Engineers at Purdue University have developed a tiny rectangular robot that is capable of operating within the human body. The new technology, which was demonstrated in live animal models, brings us closer to harnessing the power of robots for many breakthrough applications, especially in healthcare.
The new study was published in Nature Machine Intelligence.
The robot, which moved through the colon by doing backflips, is a drug-transport tool. Organs such as the colon are considered rough terrain, partly explaining the backflip aspect of the technology. It is the first demonstration of a tumbling microrobot in vivo.
One of the major benefits of using a tiny robot to deliver drugs is that it can hit the exact target site. By doing this, the robot could bypass other organs which the drugs could interact with, causing side effects such as hair loss and stomach bleeding.
The microrobot is powered and wirelessly controlled by a magnetic field on the outside.
David Cappelleri is a Purdue associate professor of mechanical engineering.
“When we apply a rotating external magnetic field to these robots, they rotate just like a car tire would go over rough terrain,” Cappelleri said. “The magnetic field also safely penetrates different types of mediums, which is important for using these robots in the human body.”
The colon was chosen due to its easy point of entry, as well as its difficult environment.
Luis Solorio is an assistant professor in Purdue’s Weldon School of Biomedical Engineering.
“Moving a robot around the colon is like using the people-walker at an airport to get to a terminal faster. Not only is the floor moving, but also the people around you,” said Solorio.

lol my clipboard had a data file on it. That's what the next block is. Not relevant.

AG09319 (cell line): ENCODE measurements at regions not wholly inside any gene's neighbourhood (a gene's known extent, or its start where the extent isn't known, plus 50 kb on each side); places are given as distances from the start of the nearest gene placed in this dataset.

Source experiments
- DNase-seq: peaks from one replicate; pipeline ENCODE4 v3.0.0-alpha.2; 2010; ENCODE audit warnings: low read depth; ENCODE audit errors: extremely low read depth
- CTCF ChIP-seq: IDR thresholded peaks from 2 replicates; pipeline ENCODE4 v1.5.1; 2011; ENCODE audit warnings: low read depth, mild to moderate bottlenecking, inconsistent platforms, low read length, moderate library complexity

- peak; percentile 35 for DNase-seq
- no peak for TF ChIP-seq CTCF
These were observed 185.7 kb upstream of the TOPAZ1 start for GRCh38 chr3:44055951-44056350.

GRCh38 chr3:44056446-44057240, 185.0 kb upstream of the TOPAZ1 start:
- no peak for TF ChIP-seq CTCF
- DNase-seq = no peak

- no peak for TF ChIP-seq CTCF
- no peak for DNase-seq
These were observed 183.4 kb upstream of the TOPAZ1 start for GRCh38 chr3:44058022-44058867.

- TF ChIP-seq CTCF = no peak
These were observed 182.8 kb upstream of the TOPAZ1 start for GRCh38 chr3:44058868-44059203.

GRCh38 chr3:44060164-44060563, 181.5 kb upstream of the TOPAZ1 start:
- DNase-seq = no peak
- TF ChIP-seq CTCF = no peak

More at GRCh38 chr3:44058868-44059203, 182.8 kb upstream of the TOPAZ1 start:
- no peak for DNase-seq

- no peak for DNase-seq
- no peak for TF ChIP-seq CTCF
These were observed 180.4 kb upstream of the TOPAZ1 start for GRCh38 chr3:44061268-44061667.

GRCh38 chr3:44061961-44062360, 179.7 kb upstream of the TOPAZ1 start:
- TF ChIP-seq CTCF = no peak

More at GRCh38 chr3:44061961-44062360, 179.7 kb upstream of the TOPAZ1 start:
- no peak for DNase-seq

“In the colon, you have all these fluids and materials that are following along the path, but the robot is moving in the opposite direction. It’s just not an easy voyage.”
The tough environment makes the robot’s ability to operate within it even more impressive
The in vivo experiments took place in the colons of live mice, which were put under anesthesia. A microrobot was first put into a saline solution before being inserted into the mice, and ultrasound equipment helped observe its movements in real time.
The researchers also determined that the microrobots could operate successfully in pigs, due to the similarities between the guts of the animal and humans.
Craig Goergen is Purdue’s Leslie A. Geddes Associate Professor of Biomedical Engineering.
The microrobot was covered in a fluorescent mock drug, and it was able to successfully carry the drug throughout the solution while tumbling.
“We were able to get a nice, controlled release of the drug payload. This means that we could potentially steer the microrobot to a location in the body, leave it there, and then allow the drug to slowly come out. And because the microrobot has a polymer coating, the drug wouldn’t fall off before reaching a target location,” Solorio said.
The microrobots are made of polymer and metal, which are non-toxic and biodegradable.
“From a diagnostic perspective, these microrobots might prevent the need for minimally invasive colonoscopies by helping to collect tissue. Or they could deliver payloads without having to do the prep work that’s needed for traditional colonoscopies,” Goergen said.
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